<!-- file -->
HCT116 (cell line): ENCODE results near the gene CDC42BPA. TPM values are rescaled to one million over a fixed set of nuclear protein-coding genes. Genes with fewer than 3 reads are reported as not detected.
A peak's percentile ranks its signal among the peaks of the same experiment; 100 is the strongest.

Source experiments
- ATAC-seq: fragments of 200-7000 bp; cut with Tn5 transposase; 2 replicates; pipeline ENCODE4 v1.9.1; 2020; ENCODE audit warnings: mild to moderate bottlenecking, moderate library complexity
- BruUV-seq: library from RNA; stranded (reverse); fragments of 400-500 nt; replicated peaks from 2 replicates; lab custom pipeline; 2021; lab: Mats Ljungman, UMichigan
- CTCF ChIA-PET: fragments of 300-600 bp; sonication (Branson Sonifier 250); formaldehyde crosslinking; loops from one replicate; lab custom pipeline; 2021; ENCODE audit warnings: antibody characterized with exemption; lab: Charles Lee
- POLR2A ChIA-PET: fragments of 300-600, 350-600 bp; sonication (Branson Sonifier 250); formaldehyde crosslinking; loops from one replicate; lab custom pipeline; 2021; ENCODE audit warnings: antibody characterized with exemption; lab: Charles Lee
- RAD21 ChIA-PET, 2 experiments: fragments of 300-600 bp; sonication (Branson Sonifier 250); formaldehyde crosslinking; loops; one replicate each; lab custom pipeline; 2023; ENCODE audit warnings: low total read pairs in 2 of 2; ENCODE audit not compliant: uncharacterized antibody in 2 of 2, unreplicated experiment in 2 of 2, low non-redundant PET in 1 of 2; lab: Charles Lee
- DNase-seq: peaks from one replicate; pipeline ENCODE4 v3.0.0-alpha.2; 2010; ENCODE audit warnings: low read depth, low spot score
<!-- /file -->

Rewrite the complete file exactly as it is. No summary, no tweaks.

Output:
HCT116 (cell line): ENCODE results near the gene CDC42BPA. TPM values are rescaled to one million over a fixed set of nuclear protein-coding genes. Genes with fewer than 3 reads are reported as not detected.
A peak's percentile ranks its signal among the peaks of the same experiment; 100 is the strongest.

Source experiments
- ATAC-seq: fragments of 200-7000 bp; cut with Tn5 transposase; 2 replicates; pipeline ENCODE4 v1.9.1; 2020; ENCODE audit warnings: mild to moderate bottlenecking, moderate library complexity
- BruUV-seq: library from RNA; stranded (reverse); fragments of 400-500 nt; replicated peaks from 2 replicates; lab custom pipeline; 2021; lab: Mats Ljungman, UMichigan
- CTCF ChIA-PET: fragments of 300-600 bp; sonication (Branson Sonifier 250); formaldehyde crosslinking; loops from one replicate; lab custom pipeline; 2021; ENCODE audit warnings: antibody characterized with exemption; lab: Charles Lee
- POLR2A ChIA-PET: fragments of 300-600, 350-600 bp; sonication (Branson Sonifier 250); formaldehyde crosslinking; loops from one replicate; lab custom pipeline; 2021; ENCODE audit warnings: antibody characterized with exemption; lab: Charles Lee
- RAD21 ChIA-PET, 2 experiments: fragments of 300-600 bp; sonication (Branson Sonifier 250); formaldehyde crosslinking; loops; one replicate each; lab custom pipeline; 2023; ENCODE audit warnings: low total read pairs in 2 of 2; ENCODE audit not compliant: uncharacterized antibody in 2 of 2, unreplicated experiment in 2 of 2, low non-redundant PET in 1 of 2; lab: Charles Lee
- DNase-seq: peaks from one replicate; pipeline ENCODE4 v3.0.0-alpha.2; 2010; ENCODE audit warnings: low read depth, low spot score